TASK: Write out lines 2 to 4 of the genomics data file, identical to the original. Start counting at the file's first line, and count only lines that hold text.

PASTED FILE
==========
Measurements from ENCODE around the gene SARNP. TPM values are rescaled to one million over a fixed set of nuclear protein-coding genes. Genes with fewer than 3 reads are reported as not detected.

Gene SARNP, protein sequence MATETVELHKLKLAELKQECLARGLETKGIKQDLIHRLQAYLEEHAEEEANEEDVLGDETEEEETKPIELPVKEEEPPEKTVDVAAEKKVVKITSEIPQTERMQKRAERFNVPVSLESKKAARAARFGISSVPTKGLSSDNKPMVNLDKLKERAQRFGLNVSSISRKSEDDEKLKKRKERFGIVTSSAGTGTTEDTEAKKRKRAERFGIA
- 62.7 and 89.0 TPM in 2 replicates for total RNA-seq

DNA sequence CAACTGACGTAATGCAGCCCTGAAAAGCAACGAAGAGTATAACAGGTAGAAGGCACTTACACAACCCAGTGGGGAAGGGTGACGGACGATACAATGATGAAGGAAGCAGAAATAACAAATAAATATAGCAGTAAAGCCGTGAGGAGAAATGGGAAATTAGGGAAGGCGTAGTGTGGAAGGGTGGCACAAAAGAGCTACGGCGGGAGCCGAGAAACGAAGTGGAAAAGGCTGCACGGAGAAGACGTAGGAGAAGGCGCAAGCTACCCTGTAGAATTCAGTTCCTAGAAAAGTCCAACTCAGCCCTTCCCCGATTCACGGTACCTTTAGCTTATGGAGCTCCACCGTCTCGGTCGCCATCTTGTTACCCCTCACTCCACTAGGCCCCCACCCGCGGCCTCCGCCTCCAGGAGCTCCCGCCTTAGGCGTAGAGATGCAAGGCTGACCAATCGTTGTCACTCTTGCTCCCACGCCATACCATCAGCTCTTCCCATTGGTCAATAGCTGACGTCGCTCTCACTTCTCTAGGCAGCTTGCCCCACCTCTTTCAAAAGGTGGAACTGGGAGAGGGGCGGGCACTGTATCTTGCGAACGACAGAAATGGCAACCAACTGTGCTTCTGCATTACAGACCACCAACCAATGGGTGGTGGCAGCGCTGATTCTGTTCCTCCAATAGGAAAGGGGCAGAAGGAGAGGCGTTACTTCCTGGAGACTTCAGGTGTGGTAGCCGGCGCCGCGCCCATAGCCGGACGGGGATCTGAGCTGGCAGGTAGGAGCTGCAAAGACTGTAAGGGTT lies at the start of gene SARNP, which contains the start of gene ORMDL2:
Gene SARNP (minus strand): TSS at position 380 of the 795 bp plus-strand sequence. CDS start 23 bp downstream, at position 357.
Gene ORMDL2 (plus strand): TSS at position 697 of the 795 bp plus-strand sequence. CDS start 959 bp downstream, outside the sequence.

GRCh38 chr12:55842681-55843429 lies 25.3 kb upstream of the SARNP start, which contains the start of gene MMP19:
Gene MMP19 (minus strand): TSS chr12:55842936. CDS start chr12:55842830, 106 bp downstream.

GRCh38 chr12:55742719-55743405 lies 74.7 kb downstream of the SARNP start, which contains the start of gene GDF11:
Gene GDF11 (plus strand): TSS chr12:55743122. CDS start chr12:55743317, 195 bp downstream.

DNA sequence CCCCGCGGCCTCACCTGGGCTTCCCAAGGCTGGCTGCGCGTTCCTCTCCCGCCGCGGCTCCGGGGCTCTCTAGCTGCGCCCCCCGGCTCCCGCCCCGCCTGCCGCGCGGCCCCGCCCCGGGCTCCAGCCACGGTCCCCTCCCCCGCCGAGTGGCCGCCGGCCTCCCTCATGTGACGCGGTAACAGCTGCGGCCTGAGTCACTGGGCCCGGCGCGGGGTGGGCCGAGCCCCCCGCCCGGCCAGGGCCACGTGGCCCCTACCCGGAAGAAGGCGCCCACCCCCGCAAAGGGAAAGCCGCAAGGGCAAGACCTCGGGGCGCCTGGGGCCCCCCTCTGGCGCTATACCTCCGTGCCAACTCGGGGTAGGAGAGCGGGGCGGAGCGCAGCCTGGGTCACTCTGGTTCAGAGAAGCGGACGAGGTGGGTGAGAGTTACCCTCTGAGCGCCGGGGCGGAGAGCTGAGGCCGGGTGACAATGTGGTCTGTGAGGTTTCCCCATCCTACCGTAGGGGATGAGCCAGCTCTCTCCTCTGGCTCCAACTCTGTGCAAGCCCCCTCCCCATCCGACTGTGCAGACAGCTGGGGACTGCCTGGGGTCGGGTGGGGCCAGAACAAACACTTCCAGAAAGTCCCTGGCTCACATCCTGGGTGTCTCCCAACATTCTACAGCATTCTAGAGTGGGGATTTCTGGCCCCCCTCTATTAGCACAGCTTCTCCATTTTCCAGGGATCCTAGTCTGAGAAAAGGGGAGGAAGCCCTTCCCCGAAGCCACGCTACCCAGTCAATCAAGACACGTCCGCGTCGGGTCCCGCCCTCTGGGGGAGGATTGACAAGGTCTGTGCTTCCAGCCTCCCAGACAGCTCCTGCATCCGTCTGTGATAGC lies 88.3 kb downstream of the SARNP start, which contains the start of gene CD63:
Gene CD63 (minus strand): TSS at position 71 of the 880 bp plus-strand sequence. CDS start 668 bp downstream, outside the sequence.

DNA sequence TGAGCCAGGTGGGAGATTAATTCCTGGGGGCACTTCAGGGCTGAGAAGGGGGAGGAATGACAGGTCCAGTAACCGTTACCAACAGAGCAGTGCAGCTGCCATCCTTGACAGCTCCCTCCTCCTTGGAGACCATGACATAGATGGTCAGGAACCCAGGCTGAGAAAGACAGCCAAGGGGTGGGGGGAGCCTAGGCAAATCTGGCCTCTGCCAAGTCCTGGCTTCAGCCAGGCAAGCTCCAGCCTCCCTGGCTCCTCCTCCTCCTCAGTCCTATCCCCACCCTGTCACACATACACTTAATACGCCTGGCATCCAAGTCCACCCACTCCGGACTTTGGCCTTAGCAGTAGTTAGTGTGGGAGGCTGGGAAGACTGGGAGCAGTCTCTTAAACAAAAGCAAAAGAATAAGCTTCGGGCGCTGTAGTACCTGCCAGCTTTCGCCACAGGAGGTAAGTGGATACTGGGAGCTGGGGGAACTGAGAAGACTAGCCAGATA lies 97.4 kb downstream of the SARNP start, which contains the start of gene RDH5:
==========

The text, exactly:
Gene SARNP, protein sequence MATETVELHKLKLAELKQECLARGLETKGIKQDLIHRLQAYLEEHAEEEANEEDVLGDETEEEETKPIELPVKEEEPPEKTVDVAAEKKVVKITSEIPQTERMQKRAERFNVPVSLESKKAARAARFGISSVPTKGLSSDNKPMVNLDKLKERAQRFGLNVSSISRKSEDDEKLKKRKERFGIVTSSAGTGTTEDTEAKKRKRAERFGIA
- 62.7 and 89.0 TPM in 2 replicates for total RNA-seq

DNA sequence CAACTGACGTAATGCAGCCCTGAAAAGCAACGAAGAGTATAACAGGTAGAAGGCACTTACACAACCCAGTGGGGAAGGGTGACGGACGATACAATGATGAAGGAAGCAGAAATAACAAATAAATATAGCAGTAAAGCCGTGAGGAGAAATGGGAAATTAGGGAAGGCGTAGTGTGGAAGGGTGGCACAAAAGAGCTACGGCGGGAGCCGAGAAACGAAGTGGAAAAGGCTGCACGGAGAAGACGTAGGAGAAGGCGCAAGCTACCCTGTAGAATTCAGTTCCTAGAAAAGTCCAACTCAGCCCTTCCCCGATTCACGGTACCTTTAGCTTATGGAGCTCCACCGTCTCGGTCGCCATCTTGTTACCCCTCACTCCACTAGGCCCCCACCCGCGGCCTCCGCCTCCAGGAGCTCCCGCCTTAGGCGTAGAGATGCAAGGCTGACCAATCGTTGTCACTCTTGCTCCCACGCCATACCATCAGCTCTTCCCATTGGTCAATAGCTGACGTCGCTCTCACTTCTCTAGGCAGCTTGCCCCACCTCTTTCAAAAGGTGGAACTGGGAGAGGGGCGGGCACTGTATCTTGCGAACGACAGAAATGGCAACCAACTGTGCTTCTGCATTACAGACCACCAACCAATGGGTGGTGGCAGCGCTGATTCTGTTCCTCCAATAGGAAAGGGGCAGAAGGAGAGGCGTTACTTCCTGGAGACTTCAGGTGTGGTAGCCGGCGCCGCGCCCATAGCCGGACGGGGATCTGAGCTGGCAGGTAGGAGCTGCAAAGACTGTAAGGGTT lies at the start of gene SARNP, which contains the start of gene ORMDL2: